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“Here, of all places”: Geographies of Sexual and Gender Identity in Keith Ridgway's The Long Falling

Ed Madden
Affiliation:
University of South Carolina
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Summary

Now she knew that places were not constant. They were the inventions of minds that stayed still for a moment. They were a gathering of walls and shelters, and certain odours in the air, that served to divide and define and keep a person real.

She had left Monaghan forever. She would not go back. She had come to be with Martin, to make out of the space at his side a place of her own. (Ridgway 107).

When Grace Quinn, the female protagonist of Keith Ridgway's 1998 novel The Long Falling, flees rural Monaghan for urban Dublin after killing her alcoholic and abusive husband, she intends to make a place for herself there with her son, Martin, a gay man who had fled Monaghan years before. Ridgway's novel affirms the rural/urban divide so often depicted in recent Irish literature, rural Ireland represented as backwards and socially repressive, Dublin a synecdoche for the modernization and the political changes transforming Ireland at the end of the twentieth century. When Martin writes home to his mother from Dublin, in one of the novel's frequent topographical spatializations of time, he figures the cultural difference of the city as both spatial and temporal: “He wrote that it was a different world, a different century” (9). The novel takes place in 1992: there is a new government, a new female president of the nation (Mary Robinson, elected in 1990), and within a year Ireland will abolish laws against homosexuality. The nation is also wracked by the controversy of the X abortion case, in which the Attorney General prevented a suicidal 14-year-old girl from obtaining an abortion in England. The X case provides a constant historical counterpoint to the novel, putting the domestic violence and homosexuality of the Quinn family in the historical context of other movements for sexual and reproductive freedoms, all framed within this urban/ rural divide.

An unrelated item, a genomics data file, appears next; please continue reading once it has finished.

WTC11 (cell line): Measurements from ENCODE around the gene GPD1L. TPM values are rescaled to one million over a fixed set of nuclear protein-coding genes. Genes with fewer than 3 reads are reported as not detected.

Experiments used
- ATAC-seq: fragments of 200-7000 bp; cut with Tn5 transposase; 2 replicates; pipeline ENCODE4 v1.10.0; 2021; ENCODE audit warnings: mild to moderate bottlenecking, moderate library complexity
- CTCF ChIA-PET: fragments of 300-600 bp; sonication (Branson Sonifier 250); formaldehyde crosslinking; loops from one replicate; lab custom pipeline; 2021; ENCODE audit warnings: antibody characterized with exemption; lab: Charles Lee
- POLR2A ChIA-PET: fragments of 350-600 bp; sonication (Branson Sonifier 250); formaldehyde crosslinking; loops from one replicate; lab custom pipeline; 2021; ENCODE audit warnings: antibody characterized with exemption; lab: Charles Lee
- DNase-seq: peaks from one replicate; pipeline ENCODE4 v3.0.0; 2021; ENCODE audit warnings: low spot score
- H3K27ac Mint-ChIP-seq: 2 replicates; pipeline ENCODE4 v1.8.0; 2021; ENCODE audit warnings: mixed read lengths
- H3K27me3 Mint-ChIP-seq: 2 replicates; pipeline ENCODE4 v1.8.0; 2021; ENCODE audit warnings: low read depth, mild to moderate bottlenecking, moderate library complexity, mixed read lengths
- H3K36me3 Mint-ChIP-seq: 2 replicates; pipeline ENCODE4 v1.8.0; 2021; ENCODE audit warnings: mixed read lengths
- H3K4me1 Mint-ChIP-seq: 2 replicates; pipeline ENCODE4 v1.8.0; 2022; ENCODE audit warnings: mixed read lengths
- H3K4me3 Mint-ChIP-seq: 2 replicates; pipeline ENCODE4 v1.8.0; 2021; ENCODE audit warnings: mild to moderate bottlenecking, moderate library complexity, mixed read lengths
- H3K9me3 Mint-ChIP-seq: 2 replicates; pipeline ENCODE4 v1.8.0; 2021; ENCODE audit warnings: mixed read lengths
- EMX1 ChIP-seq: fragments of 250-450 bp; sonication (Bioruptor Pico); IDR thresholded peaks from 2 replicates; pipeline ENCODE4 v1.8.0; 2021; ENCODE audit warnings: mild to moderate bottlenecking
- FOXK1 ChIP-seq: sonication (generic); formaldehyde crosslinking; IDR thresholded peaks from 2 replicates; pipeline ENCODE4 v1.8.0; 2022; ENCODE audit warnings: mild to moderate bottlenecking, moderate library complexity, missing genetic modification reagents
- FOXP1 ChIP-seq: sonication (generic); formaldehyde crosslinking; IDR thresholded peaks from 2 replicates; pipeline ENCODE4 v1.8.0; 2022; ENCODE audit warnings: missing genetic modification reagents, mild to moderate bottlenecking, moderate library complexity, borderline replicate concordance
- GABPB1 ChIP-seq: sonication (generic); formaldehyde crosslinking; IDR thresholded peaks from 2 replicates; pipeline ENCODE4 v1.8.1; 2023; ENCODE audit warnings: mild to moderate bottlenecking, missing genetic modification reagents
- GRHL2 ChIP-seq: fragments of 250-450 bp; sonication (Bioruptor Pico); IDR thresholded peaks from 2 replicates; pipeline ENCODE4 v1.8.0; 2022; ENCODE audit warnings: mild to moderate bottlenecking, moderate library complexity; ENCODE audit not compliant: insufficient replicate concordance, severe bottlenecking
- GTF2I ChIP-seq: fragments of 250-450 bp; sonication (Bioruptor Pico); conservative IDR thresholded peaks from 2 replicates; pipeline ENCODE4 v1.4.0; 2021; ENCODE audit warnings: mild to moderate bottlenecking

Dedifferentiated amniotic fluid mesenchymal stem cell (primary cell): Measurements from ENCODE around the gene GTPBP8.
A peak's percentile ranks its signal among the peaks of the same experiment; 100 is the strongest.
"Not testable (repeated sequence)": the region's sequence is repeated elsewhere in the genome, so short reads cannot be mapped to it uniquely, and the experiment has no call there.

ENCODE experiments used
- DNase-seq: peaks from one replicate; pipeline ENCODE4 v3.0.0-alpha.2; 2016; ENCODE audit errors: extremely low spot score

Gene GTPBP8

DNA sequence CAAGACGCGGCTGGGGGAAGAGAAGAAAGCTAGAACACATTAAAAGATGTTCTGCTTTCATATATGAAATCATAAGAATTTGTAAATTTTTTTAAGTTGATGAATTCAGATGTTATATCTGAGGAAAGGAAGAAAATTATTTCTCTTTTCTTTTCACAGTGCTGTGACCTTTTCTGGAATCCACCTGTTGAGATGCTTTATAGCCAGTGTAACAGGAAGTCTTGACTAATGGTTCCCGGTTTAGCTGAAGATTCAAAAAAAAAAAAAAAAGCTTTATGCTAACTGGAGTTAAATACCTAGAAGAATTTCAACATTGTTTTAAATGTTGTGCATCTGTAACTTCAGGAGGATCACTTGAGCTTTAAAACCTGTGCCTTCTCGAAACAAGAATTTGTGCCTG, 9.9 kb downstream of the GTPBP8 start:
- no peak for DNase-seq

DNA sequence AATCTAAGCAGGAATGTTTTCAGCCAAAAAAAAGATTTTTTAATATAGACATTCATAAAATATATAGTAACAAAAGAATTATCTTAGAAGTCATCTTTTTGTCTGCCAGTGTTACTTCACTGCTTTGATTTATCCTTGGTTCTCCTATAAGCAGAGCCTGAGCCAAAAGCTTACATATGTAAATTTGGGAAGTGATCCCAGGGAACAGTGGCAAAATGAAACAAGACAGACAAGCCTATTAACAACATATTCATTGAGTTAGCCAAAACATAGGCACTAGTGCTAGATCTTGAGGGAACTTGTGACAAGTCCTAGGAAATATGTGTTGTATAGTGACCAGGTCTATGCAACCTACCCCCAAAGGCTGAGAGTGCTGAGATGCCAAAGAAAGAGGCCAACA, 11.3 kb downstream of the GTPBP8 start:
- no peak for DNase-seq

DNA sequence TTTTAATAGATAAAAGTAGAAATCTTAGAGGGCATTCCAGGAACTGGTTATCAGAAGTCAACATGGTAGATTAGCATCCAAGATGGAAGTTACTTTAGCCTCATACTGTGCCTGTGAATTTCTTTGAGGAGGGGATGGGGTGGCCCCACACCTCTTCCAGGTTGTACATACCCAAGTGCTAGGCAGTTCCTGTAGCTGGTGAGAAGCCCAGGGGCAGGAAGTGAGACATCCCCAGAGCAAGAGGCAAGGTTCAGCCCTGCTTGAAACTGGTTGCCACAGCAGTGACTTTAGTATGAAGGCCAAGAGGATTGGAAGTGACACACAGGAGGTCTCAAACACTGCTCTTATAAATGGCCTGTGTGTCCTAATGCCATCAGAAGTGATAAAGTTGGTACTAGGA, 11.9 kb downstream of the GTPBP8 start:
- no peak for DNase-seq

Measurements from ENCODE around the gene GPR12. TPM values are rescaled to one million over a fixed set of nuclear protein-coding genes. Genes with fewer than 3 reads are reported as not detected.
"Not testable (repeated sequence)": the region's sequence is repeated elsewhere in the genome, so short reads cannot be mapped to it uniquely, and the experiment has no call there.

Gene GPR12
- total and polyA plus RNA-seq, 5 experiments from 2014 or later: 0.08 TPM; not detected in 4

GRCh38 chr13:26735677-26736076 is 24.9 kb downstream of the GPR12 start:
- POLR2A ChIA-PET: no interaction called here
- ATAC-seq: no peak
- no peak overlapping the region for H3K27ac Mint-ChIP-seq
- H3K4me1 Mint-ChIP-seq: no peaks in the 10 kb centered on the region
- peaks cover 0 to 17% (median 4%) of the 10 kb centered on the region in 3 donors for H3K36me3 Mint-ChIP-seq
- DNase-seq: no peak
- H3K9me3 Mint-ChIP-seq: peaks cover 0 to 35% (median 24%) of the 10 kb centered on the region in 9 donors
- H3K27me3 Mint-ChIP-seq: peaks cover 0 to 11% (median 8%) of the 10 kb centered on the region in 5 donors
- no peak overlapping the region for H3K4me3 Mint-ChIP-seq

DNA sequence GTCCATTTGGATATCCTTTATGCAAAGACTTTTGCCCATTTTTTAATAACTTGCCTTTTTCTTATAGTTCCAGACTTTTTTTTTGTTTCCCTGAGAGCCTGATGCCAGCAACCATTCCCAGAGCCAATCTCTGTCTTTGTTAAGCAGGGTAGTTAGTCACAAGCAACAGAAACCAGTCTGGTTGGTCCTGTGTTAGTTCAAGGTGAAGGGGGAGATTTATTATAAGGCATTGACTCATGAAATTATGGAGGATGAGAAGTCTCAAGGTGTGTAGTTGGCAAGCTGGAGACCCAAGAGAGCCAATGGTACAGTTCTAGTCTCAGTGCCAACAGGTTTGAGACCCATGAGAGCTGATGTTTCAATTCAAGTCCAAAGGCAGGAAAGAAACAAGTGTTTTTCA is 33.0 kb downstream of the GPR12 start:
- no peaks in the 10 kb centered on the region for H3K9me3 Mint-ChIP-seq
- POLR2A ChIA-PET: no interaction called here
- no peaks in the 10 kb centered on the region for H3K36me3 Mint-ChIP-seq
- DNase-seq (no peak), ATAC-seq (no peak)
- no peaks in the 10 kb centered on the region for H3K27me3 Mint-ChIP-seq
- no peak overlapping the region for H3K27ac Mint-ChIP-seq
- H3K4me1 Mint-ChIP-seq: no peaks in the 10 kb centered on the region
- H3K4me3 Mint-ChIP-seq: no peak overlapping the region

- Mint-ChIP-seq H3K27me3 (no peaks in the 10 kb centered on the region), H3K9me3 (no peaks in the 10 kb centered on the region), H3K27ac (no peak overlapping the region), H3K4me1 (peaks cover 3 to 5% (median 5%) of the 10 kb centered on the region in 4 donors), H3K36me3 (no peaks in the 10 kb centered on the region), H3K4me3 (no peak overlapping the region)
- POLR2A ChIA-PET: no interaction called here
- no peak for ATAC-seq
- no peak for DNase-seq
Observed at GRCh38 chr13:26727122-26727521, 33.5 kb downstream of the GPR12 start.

However, if the novel seems a tidy fit in the Irish city/country, future/past binary, additional symbolic spaces complicate that easy urban/rural political-geographical division, especially as places ground both political identity and community formation. Further, although Grace seeks to create “a place of her own” at Martin's side, the novel traces the unraveling of that relationship, a failure not just of the personal alliance but perhaps also of larger political alliances it represents.

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Publisher: Liverpool University Press
Print publication year: 2015

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